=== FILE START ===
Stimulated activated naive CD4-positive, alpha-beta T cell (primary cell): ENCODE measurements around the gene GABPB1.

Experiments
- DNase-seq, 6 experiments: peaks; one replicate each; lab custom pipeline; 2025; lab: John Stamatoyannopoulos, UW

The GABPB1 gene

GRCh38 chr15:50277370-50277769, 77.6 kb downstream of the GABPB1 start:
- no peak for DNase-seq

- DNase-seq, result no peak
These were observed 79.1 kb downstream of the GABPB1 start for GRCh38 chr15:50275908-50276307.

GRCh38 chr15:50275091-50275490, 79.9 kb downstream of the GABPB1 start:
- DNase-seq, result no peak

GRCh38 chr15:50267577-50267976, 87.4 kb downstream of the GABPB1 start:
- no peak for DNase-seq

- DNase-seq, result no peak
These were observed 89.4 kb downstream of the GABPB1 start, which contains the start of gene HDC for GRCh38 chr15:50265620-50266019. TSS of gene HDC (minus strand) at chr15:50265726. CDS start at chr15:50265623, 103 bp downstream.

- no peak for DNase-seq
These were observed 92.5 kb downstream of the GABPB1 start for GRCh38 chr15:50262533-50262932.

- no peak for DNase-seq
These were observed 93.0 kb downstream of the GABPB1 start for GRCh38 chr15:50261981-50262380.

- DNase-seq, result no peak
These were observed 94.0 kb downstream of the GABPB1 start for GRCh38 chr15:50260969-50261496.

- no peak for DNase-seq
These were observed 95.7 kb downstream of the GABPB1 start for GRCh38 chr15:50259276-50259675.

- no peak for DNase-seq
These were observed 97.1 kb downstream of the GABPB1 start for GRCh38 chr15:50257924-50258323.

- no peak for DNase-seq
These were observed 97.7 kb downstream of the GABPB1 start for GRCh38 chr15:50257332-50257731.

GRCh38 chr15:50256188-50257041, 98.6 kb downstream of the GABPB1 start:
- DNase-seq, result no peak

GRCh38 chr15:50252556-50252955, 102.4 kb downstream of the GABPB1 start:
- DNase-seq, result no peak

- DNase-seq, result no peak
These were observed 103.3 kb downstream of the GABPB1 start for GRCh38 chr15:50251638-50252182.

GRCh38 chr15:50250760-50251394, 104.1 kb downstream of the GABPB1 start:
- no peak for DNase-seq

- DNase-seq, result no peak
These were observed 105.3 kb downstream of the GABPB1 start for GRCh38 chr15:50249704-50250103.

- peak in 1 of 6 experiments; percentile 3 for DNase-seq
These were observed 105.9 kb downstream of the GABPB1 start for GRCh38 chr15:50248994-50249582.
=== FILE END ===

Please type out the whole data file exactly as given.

Stimulated activated naive CD4-positive, alpha-beta T cell (primary cell): ENCODE measurements around the gene GABPB1.

Experiments
- DNase-seq, 6 experiments: peaks; one replicate each; lab custom pipeline; 2025; lab: John Stamatoyannopoulos, UW

The GABPB1 gene

GRCh38 chr15:50277370-50277769, 77.6 kb downstream of the GABPB1 start:
- no peak for DNase-seq

- DNase-seq, result no peak
These were observed 79.1 kb downstream of the GABPB1 start for GRCh38 chr15:50275908-50276307.

GRCh38 chr15:50275091-50275490, 79.9 kb downstream of the GABPB1 start:
- DNase-seq, result no peak

GRCh38 chr15:50267577-50267976, 87.4 kb downstream of the GABPB1 start:
- no peak for DNase-seq

- DNase-seq, result no peak
These were observed 89.4 kb downstream of the GABPB1 start, which contains the start of gene HDC for GRCh38 chr15:50265620-50266019. TSS of gene HDC (minus strand) at chr15:50265726. CDS start at chr15:50265623, 103 bp downstream.

- no peak for DNase-seq
These were observed 92.5 kb downstream of the GABPB1 start for GRCh38 chr15:50262533-50262932.

- no peak for DNase-seq
These were observed 93.0 kb downstream of the GABPB1 start for GRCh38 chr15:50261981-50262380.

- DNase-seq, result no peak
These were observed 94.0 kb downstream of the GABPB1 start for GRCh38 chr15:50260969-50261496.

- no peak for DNase-seq
These were observed 95.7 kb downstream of the GABPB1 start for GRCh38 chr15:50259276-50259675.

- no peak for DNase-seq
These were observed 97.1 kb downstream of the GABPB1 start for GRCh38 chr15:50257924-50258323.

- no peak for DNase-seq
These were observed 97.7 kb downstream of the GABPB1 start for GRCh38 chr15:50257332-50257731.

GRCh38 chr15:50256188-50257041, 98.6 kb downstream of the GABPB1 start:
- DNase-seq, result no peak

GRCh38 chr15:50252556-50252955, 102.4 kb downstream of the GABPB1 start:
- DNase-seq, result no peak

- DNase-seq, result no peak
These were observed 103.3 kb downstream of the GABPB1 start for GRCh38 chr15:50251638-50252182.

GRCh38 chr15:50250760-50251394, 104.1 kb downstream of the GABPB1 start:
- no peak for DNase-seq

- DNase-seq, result no peak
These were observed 105.3 kb downstream of the GABPB1 start for GRCh38 chr15:50249704-50250103.

- peak in 1 of 6 experiments; percentile 3 for DNase-seq
These were observed 105.9 kb downstream of the GABPB1 start for GRCh38 chr15:50248994-50249582.